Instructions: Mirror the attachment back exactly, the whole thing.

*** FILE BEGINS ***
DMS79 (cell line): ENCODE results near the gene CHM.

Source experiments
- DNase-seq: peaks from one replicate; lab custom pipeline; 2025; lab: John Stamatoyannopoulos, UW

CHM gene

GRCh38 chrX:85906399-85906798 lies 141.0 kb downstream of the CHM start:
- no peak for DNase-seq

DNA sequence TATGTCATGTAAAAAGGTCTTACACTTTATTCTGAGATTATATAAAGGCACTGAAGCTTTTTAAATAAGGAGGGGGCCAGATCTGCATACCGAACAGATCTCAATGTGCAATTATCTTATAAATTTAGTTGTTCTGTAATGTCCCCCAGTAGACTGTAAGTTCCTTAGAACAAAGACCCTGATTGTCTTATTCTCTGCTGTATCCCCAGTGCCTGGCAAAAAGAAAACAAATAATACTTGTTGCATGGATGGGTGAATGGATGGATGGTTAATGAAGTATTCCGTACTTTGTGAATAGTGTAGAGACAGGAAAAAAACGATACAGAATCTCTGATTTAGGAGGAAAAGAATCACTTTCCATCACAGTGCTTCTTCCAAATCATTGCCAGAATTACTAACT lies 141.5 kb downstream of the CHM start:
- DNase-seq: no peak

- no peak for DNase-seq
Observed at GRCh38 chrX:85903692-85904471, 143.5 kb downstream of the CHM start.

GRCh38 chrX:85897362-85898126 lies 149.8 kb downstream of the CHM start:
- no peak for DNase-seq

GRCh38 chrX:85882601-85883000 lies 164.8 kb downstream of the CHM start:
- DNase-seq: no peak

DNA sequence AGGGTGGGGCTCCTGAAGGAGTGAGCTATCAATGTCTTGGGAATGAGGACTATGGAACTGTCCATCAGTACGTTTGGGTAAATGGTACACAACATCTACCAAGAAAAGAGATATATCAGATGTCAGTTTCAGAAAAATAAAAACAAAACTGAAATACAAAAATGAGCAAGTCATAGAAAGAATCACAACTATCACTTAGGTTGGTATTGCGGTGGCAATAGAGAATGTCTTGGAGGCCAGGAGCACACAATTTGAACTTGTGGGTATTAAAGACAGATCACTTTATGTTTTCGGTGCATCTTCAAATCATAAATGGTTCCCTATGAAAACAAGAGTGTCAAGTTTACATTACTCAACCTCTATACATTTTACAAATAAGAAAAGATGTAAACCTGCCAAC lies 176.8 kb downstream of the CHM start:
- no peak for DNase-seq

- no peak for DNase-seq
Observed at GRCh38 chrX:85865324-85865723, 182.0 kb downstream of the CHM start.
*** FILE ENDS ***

DMS79 (cell line): ENCODE results near the gene CHM.

Source experiments
- DNase-seq: peaks from one replicate; lab custom pipeline; 2025; lab: John Stamatoyannopoulos, UW

CHM gene

GRCh38 chrX:85906399-85906798 lies 141.0 kb downstream of the CHM start:
- no peak for DNase-seq

DNA sequence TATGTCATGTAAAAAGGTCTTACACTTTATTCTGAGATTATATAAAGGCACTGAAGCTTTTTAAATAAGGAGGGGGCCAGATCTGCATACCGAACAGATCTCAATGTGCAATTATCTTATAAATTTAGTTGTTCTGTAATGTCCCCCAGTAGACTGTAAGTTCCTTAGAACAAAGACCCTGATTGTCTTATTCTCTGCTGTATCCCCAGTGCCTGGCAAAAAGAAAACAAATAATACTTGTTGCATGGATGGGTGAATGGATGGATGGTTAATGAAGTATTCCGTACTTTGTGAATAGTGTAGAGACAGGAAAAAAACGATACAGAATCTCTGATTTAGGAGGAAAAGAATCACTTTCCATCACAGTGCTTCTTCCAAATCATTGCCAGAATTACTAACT lies 141.5 kb downstream of the CHM start:
- DNase-seq: no peak

- no peak for DNase-seq
Observed at GRCh38 chrX:85903692-85904471, 143.5 kb downstream of the CHM start.

GRCh38 chrX:85897362-85898126 lies 149.8 kb downstream of the CHM start:
- no peak for DNase-seq

GRCh38 chrX:85882601-85883000 lies 164.8 kb downstream of the CHM start:
- DNase-seq: no peak

DNA sequence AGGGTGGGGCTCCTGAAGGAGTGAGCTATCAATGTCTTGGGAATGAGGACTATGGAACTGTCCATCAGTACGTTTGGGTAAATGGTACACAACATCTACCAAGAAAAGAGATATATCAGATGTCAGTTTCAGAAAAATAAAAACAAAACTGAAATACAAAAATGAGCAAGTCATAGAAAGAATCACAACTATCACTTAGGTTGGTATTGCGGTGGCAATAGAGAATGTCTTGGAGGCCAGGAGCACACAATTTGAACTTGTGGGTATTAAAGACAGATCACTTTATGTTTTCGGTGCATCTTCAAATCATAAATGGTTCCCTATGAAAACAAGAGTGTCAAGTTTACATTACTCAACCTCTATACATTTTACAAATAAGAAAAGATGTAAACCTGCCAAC lies 176.8 kb downstream of the CHM start:
- no peak for DNase-seq

- no peak for DNase-seq
Observed at GRCh38 chrX:85865324-85865723, 182.0 kb downstream of the CHM start.